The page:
The allegations of the petition, which at this stage of the proceedings must be taken as true, recite that the petitioner, aged 23, without a completed high school education, was brought into court under four indictments, each indictment containing three counts — twelve counts in all. Each indictment contained one count for forgery, another for uttering a forged instrument, and a third for obtaining money under false pretenses. Under Maryland law, the crimes charged in the first two counts were felonies,4 and the one charged in the third count was a misdemeanor.5 The petitioner was told by officials of the Baltimore City Jail that if he pleaded guilty he would be sentenced only for a misdemeanor, but that if he persisted in a plea of not guilty and was tried and convicted he would be sentenced to the penitentiary for a much longer term, and would also suffer the loss of various civil rights.* When he was taken before the court the indictments were not read to him; nor did the trial court advise him of the charges against him or of the consequences of a plea of guilty. In proceedings which lasted approximately one minute, the court received petitioner's plea and sentenced him to the Baltimore City Jail for forgery without even inquiring whether there were any reasons why judgment should not be pronounced. And there is a further allegation that petitioner was not aware until 1947 that he had pleaded guilty to, and therefore had been found guilty of, a felony; and that as soon as he acquired this knowledge he promptly commenced proceedings to correct or invalidate the record of his conviction. If these allegations are true, it cannot be seriously doubted that the Maryland conviction was invalid. Consequently, the petitioner is entitled to a hearing so that he may have an opportunity to establish their truth.6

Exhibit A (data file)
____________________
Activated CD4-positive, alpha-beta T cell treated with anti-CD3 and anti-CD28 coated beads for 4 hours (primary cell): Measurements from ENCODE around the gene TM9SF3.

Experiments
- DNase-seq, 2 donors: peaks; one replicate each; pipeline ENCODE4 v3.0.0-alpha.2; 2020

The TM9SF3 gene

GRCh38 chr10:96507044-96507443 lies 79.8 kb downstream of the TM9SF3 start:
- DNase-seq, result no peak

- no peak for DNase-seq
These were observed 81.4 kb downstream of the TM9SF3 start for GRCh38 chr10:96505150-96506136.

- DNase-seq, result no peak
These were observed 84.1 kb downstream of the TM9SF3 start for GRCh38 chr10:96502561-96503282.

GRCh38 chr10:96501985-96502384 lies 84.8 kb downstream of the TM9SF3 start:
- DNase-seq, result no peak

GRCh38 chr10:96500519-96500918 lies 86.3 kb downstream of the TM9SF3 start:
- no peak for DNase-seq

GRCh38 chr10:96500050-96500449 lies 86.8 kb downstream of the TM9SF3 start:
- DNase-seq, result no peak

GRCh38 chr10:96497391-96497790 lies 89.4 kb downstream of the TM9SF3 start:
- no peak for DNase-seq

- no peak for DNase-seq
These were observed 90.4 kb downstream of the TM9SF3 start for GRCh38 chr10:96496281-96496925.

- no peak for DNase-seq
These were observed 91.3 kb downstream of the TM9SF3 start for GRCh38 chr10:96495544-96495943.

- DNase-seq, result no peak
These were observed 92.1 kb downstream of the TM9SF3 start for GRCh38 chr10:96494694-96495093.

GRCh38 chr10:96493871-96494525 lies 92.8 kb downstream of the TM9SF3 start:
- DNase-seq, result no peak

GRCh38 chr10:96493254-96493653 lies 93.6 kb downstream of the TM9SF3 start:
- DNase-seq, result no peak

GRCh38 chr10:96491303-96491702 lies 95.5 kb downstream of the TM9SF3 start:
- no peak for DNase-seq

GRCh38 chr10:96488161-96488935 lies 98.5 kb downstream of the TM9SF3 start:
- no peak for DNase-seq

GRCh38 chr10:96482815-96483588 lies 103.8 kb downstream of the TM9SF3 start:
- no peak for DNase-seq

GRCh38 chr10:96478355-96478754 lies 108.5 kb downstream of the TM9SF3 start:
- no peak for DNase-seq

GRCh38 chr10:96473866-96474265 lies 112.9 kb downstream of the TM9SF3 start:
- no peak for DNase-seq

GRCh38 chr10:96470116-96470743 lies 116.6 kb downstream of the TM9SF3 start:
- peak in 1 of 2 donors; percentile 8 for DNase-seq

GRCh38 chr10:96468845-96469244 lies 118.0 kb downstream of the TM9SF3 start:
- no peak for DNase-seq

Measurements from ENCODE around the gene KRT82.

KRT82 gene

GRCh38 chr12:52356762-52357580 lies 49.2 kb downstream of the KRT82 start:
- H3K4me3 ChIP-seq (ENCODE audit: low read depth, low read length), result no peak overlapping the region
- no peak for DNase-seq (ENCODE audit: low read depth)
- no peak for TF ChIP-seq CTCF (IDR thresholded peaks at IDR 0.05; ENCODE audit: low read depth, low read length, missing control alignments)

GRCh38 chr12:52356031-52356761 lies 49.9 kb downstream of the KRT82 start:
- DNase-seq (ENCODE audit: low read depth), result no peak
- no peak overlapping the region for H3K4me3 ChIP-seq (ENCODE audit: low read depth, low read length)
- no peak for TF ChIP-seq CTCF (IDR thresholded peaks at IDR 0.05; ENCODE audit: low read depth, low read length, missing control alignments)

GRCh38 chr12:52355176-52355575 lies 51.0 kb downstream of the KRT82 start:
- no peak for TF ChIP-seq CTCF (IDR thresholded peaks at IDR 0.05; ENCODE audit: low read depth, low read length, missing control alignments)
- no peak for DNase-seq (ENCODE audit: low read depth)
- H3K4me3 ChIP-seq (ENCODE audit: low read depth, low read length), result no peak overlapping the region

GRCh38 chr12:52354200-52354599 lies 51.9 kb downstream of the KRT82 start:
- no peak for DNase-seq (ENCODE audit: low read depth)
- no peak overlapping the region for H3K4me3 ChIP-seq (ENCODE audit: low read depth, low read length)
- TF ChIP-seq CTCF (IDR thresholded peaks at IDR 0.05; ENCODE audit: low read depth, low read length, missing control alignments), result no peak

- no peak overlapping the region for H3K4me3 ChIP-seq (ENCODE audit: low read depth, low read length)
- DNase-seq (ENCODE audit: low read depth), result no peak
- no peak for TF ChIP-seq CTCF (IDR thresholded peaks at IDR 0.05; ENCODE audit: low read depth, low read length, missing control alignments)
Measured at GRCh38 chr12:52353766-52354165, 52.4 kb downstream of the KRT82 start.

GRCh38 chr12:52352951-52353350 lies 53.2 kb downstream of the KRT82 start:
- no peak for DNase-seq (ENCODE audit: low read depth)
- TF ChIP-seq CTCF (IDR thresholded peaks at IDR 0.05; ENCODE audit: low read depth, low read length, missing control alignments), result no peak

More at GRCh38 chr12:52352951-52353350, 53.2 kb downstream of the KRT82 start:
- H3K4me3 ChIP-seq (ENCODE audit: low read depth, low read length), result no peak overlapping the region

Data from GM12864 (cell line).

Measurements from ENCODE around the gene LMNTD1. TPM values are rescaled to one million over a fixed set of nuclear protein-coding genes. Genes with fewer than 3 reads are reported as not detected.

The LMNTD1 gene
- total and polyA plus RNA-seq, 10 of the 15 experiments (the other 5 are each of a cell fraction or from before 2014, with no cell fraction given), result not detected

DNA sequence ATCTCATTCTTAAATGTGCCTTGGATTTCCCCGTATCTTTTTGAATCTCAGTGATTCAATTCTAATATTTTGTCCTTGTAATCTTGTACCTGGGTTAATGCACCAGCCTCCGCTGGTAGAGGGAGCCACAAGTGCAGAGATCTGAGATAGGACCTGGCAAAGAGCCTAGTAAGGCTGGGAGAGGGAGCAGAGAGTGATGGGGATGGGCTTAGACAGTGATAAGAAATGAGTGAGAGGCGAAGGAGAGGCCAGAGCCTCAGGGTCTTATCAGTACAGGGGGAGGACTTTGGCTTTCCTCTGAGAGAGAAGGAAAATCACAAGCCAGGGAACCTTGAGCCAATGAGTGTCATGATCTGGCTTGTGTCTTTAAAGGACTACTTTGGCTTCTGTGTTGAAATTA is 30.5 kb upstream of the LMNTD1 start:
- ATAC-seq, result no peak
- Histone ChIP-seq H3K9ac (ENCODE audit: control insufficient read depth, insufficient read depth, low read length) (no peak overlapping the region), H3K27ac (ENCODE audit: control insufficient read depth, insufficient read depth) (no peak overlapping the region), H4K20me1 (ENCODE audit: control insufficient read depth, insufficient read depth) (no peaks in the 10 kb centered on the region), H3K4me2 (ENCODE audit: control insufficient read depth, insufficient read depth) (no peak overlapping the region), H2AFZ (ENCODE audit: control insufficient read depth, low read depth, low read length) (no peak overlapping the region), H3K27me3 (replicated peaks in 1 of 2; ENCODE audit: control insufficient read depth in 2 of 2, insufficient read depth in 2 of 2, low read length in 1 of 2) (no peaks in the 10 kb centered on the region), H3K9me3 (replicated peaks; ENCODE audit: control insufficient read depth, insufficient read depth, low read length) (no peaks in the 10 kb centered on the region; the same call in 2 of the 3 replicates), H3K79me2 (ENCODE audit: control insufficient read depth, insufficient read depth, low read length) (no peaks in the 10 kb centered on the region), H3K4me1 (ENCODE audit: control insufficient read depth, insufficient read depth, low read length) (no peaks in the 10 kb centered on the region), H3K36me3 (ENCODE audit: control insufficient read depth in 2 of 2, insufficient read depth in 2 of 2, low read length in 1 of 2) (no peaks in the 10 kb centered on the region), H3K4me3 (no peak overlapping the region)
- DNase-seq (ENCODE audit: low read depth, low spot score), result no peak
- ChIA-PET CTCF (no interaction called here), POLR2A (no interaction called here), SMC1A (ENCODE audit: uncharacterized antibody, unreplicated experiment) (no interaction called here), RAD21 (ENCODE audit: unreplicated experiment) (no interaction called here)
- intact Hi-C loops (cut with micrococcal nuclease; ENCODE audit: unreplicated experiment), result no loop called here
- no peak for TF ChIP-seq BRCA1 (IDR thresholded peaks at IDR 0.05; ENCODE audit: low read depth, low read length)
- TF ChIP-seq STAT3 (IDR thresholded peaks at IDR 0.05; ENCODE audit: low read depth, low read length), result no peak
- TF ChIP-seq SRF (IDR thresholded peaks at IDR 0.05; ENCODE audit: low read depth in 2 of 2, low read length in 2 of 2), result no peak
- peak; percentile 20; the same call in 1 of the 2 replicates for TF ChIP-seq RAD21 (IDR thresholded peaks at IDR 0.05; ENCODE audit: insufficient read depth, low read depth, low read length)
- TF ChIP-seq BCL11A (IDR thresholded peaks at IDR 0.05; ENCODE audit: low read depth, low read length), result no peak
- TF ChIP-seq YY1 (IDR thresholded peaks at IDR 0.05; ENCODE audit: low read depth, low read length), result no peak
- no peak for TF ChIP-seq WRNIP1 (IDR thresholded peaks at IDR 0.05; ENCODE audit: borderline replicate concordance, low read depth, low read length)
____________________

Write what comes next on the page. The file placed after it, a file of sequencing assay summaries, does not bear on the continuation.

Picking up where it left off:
The majority, in holding that Farnsworth is not entitled to a hearing on the face of his petition, rely upon Quicksall v. Michigan for the proposition that a plea of guilty entered without benefit of counsel will not be invalidated unless there is a showing of unfairness attributable to lack of counsel. Quicksall is inapposite since there the defendant was aware of his right to be represented — hence he could not have been prejudiced by the failure of the court to advise him of his right. In addition, the record before the Supreme Court indicated that the trial court was "clearly satisfied that the plea of guilty is made freely, understandingly and voluntarily * * *". 339 U.S. 660, 662, 70 S.Ct. 910, 911. While the safeguards attendant upon reception of a plea of guilty in the state courts may not be as stringent as those required in the federal system, see United States v. Lester, 2 Cir., 1957, 247 F.2d 496, the Supreme Court when it has declared that a state conviction was unassailable under the Fourteenth Amendment has relied upon evidence that the defendant had been advised of the nature of the charges against him and the consequences of his plea. See, e. g., Bute v. Illinois, 1948, 333 U.S. 640, 68 S.Ct. 763, 92 L.Ed. 986; Foster v. Illinois, 1947, 332 U.S. 134, 67 S.Ct. 1716, 91 L.Ed. 1955. The importance of proper performance of the trial court's role is amply demonstrated by the present case. Not only does petitioner declare that he was unaware of the charges which had been placed against him, but he was told by his jailers, persons whom a layman might reasonably suppose to be in a position of authority, that if he pleaded guilty he would be sentenced only for a misdemeanor. This aspect of the case is strikingly similar to the circumstances presented in Smith v. O'Grady, 1941, 312 U.S. 329, 61 S.Ct. 572, 85 L.Ed. 859 and Palmer v. Ashe, 1951, 342 U.S. 134, 72 S.Ct. 191, 96 L.Ed. 154, in each of which the Supreme Court held that a hearing was required to determine the truth of allegations that the prosecutor had misrepresented the nature of the offense charged by the indictment. A defendant unaware of the nature of the charges to which he is pleading certainly has not had the notice that is a prime requisite of due process. Proper safeguard of Farnsworth's rights might have been achieved by the Maryland trial court; but, as the Supreme Court stated in a case where a state trial court denied a petitioner a hearing upon habeas corpus, Uveges v. Pennsylvania, 1948, 335 U.S. 437, 442, 69 S.Ct. 184, 186, "The record shows no attempt on the part of the court to make him understand the consequences of his plea. Whatever our decision might have been if the trial court had informed him of his rights and conscientiously had undertaken to perform the functions ordinarily entrusted to counsel, we conclude that the opportunity to have counsel in this case was a necessary element of a fair hearing."7